Paul Stanley Joins Gene Simmons at Las Vegas 'Vault' Event
By Andrew Magnotta
May 30, 2018
Simmons started the event by entertaining the audience by himself, telling stories and playing solo. The KISS bassist even gave the crowd a little bit of one of the first songs he ever wrote, "My Uncle Is a Raft," which he included on his Vault box set.
When Simmons did bring out Stanley, it wasn't before ribbing him about his stage banter and of course one of KISS's most controversial songs, 1979's "I Was Made for Lovin' You." The two greeted one another with a big hug and began trading stories and quips from their KISS career. The pair then recalled how they first met and took fan questions about their long friendship.
"I knew him when he was Stanley...and my mother called him a bum," Simmons said after welcoming his longtime collaborator. "I'm serious."
"Yup," Stanley confirmed before elaborating. "I call his house and I want to him and his mom, bless her heart...She has a thick accent and she thinks the world revolves around him — and that's what he thinks too. I call up and I say, 'Can I speak to Gene?' and she says, 'The king is on the throne.' And I go, 'Yeah, that's nice. Can I speak to Gene?'"
"'The king is on the throne,'" Stanley recalled her repeating. "I go, 'Nice, the king is on the throne. Can I speak to Gene?'"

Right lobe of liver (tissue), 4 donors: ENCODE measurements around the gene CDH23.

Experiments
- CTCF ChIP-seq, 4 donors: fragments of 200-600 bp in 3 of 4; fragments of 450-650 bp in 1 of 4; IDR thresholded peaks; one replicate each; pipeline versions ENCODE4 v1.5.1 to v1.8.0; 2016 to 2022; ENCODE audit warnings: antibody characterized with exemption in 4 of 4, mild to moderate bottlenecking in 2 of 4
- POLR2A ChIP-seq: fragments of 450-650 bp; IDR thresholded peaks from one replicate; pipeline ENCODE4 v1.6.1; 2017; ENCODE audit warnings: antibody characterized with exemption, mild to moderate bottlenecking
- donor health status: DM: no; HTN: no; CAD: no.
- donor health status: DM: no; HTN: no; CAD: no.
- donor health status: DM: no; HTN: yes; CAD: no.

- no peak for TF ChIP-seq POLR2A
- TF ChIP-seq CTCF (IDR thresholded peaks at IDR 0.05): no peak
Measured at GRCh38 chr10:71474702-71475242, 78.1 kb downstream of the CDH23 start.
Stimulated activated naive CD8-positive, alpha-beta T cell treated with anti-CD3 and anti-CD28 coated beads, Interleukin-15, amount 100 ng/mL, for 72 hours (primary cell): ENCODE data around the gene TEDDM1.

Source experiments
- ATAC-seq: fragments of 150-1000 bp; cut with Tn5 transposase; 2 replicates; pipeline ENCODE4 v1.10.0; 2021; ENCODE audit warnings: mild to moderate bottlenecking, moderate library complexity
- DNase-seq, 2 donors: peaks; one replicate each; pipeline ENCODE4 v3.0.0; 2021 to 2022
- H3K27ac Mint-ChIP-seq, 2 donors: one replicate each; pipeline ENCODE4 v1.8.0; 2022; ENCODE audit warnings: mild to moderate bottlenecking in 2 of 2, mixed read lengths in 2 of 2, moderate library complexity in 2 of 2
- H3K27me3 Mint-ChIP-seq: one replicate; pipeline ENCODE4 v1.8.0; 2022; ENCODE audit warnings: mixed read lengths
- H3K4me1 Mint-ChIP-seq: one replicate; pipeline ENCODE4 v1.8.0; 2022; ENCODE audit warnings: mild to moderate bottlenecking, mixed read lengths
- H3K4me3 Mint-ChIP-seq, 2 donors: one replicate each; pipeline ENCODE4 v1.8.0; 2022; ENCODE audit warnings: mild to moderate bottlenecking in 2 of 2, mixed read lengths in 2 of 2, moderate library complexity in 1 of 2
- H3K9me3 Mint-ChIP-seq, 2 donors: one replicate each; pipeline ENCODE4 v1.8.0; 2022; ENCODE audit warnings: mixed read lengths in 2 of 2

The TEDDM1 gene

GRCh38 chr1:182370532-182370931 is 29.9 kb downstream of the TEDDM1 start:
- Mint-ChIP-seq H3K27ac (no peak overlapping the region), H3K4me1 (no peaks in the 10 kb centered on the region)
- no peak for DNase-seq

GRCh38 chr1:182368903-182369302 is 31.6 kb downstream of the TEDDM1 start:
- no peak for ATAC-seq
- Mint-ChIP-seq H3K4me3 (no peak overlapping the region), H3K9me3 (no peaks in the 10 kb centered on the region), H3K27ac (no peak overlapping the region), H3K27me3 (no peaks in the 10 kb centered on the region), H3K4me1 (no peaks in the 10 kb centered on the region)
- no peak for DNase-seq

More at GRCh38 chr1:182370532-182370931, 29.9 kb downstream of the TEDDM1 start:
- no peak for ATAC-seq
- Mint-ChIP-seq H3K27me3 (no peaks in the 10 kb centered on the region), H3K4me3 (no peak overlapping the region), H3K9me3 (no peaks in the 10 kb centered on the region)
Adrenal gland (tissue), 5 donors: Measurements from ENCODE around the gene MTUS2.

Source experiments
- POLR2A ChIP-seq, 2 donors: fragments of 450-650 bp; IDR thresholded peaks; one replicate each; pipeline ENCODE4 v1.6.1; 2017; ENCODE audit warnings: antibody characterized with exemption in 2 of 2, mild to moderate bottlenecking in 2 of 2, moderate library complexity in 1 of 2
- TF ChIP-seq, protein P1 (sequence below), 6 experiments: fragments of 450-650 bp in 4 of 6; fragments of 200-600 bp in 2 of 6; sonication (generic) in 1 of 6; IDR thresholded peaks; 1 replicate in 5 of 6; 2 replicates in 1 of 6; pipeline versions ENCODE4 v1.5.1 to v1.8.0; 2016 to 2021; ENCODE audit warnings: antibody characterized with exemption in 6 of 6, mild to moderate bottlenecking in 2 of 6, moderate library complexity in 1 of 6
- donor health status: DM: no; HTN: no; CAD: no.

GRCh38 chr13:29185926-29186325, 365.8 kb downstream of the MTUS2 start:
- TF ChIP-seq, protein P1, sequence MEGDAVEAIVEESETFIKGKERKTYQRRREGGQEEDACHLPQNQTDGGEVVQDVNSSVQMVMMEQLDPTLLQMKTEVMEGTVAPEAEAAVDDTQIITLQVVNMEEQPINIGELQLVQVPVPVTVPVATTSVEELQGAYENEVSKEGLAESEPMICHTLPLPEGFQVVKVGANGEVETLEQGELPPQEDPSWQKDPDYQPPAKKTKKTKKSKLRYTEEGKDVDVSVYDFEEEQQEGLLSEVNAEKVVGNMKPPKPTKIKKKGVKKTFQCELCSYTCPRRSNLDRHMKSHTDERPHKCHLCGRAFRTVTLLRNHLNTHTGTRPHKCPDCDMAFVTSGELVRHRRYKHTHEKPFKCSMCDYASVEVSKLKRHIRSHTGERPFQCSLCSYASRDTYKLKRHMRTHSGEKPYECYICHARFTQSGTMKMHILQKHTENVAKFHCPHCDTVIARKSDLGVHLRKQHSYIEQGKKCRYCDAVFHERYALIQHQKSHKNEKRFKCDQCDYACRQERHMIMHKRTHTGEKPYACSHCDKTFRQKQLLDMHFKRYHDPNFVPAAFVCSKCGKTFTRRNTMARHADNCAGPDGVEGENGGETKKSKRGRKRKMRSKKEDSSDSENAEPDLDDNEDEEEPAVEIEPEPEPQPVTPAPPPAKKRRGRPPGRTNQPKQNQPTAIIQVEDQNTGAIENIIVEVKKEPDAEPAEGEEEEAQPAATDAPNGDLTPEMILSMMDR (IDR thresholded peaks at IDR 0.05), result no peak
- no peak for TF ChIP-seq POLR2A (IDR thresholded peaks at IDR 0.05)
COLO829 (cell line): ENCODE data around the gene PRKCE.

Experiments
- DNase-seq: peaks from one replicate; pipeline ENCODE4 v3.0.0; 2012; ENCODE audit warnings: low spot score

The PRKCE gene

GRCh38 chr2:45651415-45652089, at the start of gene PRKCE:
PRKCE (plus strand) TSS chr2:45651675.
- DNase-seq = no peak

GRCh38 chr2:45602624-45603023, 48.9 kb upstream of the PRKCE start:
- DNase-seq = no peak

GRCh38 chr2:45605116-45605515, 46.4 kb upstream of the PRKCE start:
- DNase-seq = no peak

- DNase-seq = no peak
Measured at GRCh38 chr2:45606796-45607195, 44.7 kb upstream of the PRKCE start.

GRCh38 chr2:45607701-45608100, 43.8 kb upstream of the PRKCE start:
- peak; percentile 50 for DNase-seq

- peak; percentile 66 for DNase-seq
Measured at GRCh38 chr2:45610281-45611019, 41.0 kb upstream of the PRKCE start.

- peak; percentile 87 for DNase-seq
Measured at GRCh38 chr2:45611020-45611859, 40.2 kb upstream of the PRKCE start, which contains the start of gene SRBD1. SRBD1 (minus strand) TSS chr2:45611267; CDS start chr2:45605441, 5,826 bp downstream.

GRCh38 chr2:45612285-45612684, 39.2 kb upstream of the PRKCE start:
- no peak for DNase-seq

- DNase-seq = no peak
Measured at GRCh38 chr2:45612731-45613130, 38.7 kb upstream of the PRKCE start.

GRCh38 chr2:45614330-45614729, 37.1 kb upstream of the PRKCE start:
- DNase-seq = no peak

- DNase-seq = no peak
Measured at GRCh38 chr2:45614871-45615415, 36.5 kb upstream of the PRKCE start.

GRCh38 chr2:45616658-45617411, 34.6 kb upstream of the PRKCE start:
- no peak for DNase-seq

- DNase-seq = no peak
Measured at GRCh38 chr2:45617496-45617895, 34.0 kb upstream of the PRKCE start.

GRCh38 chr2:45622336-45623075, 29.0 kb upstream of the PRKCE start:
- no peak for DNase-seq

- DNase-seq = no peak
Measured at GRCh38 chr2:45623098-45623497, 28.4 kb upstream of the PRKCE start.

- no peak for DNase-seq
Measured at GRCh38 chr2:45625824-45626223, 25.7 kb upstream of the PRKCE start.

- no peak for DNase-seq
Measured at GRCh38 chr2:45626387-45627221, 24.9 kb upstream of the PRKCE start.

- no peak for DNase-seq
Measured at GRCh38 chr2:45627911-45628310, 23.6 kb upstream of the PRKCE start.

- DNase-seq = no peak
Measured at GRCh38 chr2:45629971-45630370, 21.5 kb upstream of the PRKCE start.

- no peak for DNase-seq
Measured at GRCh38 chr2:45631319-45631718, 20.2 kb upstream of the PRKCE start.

Gene's mother repeated herself one more time before Stanley got the message. "Turns out, he's taking a dump!"
You can watch some of the fan-filmed footage below.
With Stanley's appearance, Simmons has now been joined by all the current and founding members of KISS at his Vault Experience events.
Simmons was joined by original guitarist Ace Frehley at an event in St. Louis in February and original drummer Peter Criss in March.
The reunion with Criss especially signals that at least Simmons is friendly will all the members of KISS' original lineup, a fact that fans hoping for a reunion won't easily forget as the band contemplates retirement.
Simmons even recently reunited with former KISS guitarist and longtime collaborator Vinnie Vincent at a Nashville event in April.
Simmons' Vault is a specially-packaged box set that contains hours of never-before-released demos and alternate versions from Simmons' long career as a songwriter and recording artist.
The bassist said last year around the time the Vault was announced that it's hard for artists to comprehend the impact they have on people's lives from the stage, so he'd like to enjoy his back catalog with his fans while he's still able.
"I didn't want this stuff to come out after I was dead and gone, if you see what I mean," Simmons said last year. "I want to celebrate it while I'm here with the fans."
Simmons claims it took him about 10 years to assemble all the recordings and get permission to release them from the other musicians involved. Much of the process involved rummaging through old tapes, he says, salvaging what he could and then deciding what was worth inclusion in the Vault.
The result is "the largest box set of all time," he says.
Photo: Getty Images